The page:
By Carl and Eunice Booker
There have been many conversations concerning why the rosebowl shape made by The Fenton Art Glass Company has more than one name. I decided to check out my Hartung and Presznick books to see what I could find. The following information has been discovered:
Presznick shows in her Book 1, plate 10, a drawing of the rosebowl. She describes it as a rose bowl, five inches, and massive. She named it “Aurora (Fenton's Flowers).” She has a drawing in the illustration section of her book. (A scan of this drawing is shown.) There are several additional drawings of the Orange Tree pattern in different shapes and different names in her books.
In Hartung, Book 2, page 65 we find a rosebowl drawing with the Fenton’s Flowers name. She states, “In this exact form, Fenton’s Flowers was used solely on a large rose bowl 5 1/2 x 4 1/2 inches. The advertisements said ‘massive, heavy glass,’ but in comparison to the weight of the glass used on the big Orange bowls, it seems only average in thickness.” This would lead one to believe that she is comparing the rosebowl to a large orange bowl, yet she has named it differently. One can only wonder why. (A scan of her drawing is shown.)
While Hartung directly names the rosebowl shape “Fenton’s Flowers,” Presznick only refers to it in parentheses, using the pattern name “Aurora.” Thus the confusion continues to this day. We now find that this rosebowl is referred to as “Fenton’s Flowers.” Many collectors just call it by its pat- tern, “Orange Tree.” Yet, it also was given the name “Aurora.”
It’s interesting to see that both of these authors’ drawings are quite similar. When compared to an actual rosebowl, they both seem to have simplified the “orange flower” quite a bit. When looking at the actual rosebowl, one sees a much fuller flower showing fruit and leaves. At least that is what I see. I’m not meaning to discredit these two authors as they pioneered the pattern books. I’m just trying to see and find out why the different names were used for such a documented pattern, as they both have shown several other “Orange Tree” shapes. (There are other pieces drawn in their books, but I have chosen not to highlight any of them.)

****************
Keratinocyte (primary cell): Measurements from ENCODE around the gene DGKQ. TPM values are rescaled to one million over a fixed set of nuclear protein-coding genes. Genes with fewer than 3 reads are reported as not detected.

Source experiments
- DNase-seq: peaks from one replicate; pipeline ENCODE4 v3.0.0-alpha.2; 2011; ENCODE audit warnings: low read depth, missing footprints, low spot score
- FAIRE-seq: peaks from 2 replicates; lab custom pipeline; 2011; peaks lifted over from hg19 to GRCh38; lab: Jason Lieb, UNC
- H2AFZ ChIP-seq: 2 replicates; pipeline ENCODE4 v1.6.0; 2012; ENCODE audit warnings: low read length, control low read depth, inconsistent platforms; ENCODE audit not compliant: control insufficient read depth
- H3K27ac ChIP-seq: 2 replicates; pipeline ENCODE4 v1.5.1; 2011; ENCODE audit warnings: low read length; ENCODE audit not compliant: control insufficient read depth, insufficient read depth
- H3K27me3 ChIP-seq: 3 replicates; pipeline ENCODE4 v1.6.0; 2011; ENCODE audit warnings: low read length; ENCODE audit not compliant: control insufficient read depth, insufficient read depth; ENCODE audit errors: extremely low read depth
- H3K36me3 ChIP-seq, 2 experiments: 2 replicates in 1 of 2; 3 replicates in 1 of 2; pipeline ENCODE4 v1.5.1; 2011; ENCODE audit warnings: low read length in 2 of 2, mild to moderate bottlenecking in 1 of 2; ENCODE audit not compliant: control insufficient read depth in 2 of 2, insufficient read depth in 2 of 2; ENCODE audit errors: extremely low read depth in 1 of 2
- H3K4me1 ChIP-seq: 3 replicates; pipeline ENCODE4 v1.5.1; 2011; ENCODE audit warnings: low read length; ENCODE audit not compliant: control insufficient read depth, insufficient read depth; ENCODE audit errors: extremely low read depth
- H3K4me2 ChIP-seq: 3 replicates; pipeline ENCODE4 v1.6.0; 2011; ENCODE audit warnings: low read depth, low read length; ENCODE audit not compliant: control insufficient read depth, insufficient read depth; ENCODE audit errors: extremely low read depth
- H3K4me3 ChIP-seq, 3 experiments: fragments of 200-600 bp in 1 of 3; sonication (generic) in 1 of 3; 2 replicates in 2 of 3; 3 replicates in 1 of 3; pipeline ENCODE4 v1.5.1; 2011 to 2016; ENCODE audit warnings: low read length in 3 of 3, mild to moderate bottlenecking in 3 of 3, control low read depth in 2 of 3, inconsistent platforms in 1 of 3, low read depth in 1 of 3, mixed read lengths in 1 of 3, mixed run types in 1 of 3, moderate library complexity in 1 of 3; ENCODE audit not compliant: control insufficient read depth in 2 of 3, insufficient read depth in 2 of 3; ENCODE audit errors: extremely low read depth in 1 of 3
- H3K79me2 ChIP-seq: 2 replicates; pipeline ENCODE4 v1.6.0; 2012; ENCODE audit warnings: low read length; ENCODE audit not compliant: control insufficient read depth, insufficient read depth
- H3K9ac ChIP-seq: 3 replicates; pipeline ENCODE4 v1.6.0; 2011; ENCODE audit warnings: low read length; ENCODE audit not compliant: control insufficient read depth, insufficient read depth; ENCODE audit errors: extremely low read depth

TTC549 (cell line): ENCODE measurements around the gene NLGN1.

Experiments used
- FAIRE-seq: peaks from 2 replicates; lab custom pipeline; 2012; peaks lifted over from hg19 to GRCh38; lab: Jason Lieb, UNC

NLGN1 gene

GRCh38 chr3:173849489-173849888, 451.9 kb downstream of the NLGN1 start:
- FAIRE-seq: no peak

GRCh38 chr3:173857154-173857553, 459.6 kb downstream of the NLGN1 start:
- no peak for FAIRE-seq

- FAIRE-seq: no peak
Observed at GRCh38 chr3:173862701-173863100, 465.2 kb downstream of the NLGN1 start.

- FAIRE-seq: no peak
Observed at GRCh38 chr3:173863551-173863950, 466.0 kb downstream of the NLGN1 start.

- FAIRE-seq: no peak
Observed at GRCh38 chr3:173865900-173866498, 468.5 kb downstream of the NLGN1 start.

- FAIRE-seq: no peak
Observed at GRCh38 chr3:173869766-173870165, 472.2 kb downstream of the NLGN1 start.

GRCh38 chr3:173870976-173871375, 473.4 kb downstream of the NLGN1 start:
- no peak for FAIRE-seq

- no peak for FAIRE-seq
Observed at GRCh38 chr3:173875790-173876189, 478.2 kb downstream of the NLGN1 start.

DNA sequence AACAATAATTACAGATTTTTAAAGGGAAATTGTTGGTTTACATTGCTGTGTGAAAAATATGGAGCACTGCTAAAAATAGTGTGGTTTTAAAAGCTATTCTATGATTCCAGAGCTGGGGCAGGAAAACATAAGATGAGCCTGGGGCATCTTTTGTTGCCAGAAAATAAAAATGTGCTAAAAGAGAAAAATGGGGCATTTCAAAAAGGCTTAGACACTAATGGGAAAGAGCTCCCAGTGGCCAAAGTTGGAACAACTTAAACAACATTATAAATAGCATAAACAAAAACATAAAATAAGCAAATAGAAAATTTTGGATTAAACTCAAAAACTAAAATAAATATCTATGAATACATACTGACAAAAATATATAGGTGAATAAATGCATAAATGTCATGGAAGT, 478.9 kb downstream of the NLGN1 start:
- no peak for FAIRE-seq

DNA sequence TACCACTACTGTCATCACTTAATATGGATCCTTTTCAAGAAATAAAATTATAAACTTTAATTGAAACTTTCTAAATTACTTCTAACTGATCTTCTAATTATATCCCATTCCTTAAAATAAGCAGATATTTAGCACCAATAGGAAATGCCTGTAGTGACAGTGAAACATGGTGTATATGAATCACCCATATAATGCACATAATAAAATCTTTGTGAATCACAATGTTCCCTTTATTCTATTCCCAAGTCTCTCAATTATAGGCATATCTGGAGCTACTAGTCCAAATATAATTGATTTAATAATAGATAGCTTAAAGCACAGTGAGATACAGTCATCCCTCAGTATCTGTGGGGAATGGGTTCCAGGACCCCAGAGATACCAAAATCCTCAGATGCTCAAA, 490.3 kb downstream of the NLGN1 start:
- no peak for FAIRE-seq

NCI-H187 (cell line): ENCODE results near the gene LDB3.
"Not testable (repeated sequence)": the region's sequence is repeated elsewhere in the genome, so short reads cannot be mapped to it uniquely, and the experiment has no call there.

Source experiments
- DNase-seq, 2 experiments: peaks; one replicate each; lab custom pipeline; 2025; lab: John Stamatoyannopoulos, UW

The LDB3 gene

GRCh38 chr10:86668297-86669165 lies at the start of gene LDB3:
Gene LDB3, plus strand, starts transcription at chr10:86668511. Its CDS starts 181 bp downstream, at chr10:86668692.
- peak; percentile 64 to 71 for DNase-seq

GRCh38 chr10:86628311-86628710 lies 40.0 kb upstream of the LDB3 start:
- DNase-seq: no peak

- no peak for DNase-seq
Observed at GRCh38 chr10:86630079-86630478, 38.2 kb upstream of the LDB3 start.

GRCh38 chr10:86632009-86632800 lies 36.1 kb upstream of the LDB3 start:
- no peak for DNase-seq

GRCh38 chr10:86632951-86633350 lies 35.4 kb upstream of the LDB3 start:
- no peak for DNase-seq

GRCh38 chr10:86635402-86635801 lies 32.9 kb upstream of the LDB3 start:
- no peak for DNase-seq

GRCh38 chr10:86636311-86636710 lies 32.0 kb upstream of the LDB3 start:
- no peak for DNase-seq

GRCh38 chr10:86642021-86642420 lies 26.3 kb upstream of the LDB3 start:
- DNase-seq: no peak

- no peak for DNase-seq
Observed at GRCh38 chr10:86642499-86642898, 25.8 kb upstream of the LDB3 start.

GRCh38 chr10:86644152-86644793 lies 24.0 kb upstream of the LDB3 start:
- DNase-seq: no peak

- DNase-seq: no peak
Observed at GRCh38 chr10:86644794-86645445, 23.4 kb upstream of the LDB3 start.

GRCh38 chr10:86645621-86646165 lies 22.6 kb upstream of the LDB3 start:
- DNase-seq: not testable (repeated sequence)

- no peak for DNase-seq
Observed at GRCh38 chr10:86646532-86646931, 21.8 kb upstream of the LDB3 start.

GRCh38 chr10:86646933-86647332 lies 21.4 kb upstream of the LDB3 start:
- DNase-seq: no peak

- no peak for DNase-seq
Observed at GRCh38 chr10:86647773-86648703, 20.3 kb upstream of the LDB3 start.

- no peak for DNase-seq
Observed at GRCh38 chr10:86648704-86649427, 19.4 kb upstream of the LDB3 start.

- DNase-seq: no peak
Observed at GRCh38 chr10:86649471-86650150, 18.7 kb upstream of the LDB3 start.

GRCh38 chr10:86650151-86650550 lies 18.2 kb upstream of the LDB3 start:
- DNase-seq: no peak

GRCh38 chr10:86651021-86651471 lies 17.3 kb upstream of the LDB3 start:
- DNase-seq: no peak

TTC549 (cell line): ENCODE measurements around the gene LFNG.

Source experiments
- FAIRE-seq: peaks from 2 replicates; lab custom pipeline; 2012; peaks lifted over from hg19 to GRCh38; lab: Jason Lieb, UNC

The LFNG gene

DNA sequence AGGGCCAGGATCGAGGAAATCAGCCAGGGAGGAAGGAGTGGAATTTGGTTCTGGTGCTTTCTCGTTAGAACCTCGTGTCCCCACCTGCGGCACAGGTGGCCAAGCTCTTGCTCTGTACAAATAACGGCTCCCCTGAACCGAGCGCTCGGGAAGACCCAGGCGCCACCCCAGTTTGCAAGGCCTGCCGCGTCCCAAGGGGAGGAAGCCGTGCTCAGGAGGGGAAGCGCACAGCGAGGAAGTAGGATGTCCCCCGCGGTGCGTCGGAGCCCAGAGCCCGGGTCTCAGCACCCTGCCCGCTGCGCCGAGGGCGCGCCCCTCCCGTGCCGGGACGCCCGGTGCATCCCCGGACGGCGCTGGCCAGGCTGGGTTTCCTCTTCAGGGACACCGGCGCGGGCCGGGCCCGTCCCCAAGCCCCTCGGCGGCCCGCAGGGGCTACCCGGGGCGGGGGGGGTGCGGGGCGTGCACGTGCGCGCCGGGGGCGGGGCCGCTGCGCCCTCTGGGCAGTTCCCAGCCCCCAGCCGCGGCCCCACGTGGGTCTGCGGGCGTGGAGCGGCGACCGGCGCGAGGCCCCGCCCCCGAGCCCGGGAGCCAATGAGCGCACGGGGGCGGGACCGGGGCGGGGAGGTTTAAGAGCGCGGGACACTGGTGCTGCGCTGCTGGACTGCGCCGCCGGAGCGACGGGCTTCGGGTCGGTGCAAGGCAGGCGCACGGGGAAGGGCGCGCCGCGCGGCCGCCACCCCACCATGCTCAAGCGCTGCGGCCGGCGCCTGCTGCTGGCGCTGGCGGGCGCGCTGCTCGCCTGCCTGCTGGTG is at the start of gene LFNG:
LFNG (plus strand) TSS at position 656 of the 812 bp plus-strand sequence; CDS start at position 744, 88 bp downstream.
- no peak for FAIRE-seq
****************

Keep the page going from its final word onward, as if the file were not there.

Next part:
I apologize for any confusion that you have as a result of this article. Just remember, I’m just as confused as you might be. I do believe that “Fenton’s Flowers” is the accepted name for the rosebowl, even though we all know it is part of Fenton’s Orange Tree pattern line.
8 – December 2016
Sources: Hartung. Second Book of Carnival Glass, One
Hundred Patterns (Page 65), Copyright 1965, Second Edition, Second Printing
Presznick. Carnival and Iridescent Glass, Price Guide, Book 1, Revised Edition, pages 4 and plate 10, Copyright 1966, Second Edition, Revised
(This article is also being sent to “Hooked On Carnival” for inclusion in their files.)
Above is a blue Fenton’s Flowers rosebowl.
Photo and drawings courtesy of the Bookers.